Yet again, state sovereignty is used as a tool by the international legal order to ensure that the ICTY does not effectively address sexual and reproductive atrocities committed in the former Yugoslavia and does not provide justice for those who are left without effective recourse for violations of their human rights.

Hence there is only a limited practical and bona fide link between the types of sexual and reproductive atrocities committed against women, as women, and the international human rights law available to such victims to hold the perpetrators accountable or to seek surrogate protection.

It is glaringly obvious that if a society does not grant you rights, so that a state does not have to even deny them to prevent you from possessing them, then the fact that they are somewhat expressly guaranteed in international law, is useless.

The law must liberate itself from this "essentialist circularity." One way of achieving this might be to empower women to confront the state committing such human rights violations against them, through international and domestic forums coupled with the ability to directly challenge men in society who harm them.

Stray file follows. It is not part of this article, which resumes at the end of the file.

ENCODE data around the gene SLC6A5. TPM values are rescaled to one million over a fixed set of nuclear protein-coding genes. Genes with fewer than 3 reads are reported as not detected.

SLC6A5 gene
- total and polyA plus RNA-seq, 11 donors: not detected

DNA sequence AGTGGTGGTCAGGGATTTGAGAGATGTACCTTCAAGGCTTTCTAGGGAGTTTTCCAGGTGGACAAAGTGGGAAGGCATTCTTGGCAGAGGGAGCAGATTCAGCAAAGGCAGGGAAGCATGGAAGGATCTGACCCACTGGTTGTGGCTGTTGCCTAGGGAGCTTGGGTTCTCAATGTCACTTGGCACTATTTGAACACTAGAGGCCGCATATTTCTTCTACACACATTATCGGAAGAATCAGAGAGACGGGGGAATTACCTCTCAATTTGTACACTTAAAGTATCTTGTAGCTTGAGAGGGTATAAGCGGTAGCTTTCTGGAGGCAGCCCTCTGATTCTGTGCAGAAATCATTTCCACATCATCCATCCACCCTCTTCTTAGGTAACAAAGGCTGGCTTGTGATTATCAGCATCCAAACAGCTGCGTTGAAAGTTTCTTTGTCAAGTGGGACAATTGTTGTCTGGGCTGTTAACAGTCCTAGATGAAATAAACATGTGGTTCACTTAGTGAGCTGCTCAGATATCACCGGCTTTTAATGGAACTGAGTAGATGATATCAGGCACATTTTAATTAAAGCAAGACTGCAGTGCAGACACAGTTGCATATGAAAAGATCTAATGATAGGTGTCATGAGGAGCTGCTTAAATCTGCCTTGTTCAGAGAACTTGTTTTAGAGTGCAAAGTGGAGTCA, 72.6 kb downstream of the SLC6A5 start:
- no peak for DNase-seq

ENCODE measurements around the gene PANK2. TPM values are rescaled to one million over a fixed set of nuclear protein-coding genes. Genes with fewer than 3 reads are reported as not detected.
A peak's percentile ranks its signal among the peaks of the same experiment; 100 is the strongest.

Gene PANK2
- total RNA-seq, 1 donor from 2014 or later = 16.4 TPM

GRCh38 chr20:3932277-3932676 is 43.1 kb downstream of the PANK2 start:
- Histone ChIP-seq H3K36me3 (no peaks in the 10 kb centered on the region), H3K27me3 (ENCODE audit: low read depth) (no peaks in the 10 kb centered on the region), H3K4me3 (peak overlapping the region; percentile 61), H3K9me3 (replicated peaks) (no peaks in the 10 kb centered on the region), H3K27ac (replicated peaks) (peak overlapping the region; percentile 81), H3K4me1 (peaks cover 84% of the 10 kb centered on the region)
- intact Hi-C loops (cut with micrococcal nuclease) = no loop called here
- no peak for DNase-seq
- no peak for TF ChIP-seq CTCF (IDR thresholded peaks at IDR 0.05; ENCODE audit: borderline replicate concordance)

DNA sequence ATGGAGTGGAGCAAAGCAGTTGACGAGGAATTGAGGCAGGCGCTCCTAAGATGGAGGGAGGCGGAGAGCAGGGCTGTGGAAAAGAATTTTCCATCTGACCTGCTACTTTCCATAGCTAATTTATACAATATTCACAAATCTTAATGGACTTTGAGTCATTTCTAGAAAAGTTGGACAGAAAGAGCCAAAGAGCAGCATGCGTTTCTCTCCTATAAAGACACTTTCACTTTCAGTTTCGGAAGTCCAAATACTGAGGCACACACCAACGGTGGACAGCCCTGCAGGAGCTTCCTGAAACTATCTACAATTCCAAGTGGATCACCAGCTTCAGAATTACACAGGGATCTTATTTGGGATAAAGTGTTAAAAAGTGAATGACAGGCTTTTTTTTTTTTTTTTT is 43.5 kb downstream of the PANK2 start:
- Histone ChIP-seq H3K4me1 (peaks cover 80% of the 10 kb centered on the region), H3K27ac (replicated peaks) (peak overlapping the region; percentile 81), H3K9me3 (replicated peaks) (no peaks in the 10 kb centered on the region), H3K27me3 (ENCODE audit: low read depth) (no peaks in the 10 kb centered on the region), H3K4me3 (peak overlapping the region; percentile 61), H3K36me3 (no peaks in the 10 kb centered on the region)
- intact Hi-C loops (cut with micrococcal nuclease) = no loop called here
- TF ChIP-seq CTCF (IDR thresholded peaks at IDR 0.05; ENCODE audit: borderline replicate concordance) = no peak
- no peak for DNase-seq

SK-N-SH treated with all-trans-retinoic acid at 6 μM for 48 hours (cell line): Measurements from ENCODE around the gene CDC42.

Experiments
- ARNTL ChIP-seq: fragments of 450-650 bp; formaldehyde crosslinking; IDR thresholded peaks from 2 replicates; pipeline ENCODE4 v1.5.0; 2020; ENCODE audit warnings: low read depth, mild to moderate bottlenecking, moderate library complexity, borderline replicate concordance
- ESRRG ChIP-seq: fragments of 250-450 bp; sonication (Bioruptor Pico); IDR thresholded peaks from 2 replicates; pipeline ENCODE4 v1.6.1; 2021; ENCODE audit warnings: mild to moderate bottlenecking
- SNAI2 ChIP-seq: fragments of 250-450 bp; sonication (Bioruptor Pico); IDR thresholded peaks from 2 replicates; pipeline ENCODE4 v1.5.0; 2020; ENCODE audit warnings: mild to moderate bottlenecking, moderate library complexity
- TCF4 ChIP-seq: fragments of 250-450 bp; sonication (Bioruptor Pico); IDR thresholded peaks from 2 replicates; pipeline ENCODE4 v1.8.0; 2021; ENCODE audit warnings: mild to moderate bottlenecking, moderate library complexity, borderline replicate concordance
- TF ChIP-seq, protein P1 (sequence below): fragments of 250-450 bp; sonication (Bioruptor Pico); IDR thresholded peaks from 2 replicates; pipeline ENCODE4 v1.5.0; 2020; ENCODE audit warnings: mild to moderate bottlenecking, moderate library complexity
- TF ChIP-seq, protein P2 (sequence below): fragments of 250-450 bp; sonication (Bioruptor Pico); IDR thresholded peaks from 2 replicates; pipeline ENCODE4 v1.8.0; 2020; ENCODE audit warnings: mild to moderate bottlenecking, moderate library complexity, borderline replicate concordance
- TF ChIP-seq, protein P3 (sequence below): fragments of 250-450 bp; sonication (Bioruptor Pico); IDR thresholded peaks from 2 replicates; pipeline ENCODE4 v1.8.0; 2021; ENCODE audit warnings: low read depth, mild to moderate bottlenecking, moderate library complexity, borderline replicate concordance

It must be recognized in law that the violation of women sexually and reproductively is a "form of unequal treatment." The links between marriage, battery, sexual harassment, rape, prostitution and sexual humiliation in the home, at work, in pornography, in brothels and in the streets, must be made in order to fully grasp the unequal treatment of women by society and thus the law.

Cultural practices like aborting female fetuses, female infanticide and the deprivation of nutrition to girls and women, which guarantees that millions of girls are never even born or mature to become second class citizens, needs to be incorporated into the human rights discourse and instruments.
Further, rape in genocide must be understood to be what Andrea Dworkin coined as "gynocide;" the destruction of women as women, as a group or as members of the group.

Catharine MacKinnon urges that grounds like ethnicity and sex be joined so that crimes against humanity like suttee, FGM, honor killings and rape perpetrated in rape/death camps can be defined as what they really are: "destructive acts against women "in part" on ethnic grounds combined with sex."
Perhaps then, women will be granted legal avenues for prevention, recourse to and accountability for reproductive and sexual crimes committed against them. Perhaps then, when a woman is harmed reproductively or sexually, in war or in peace, humanity will be understood to have been violated.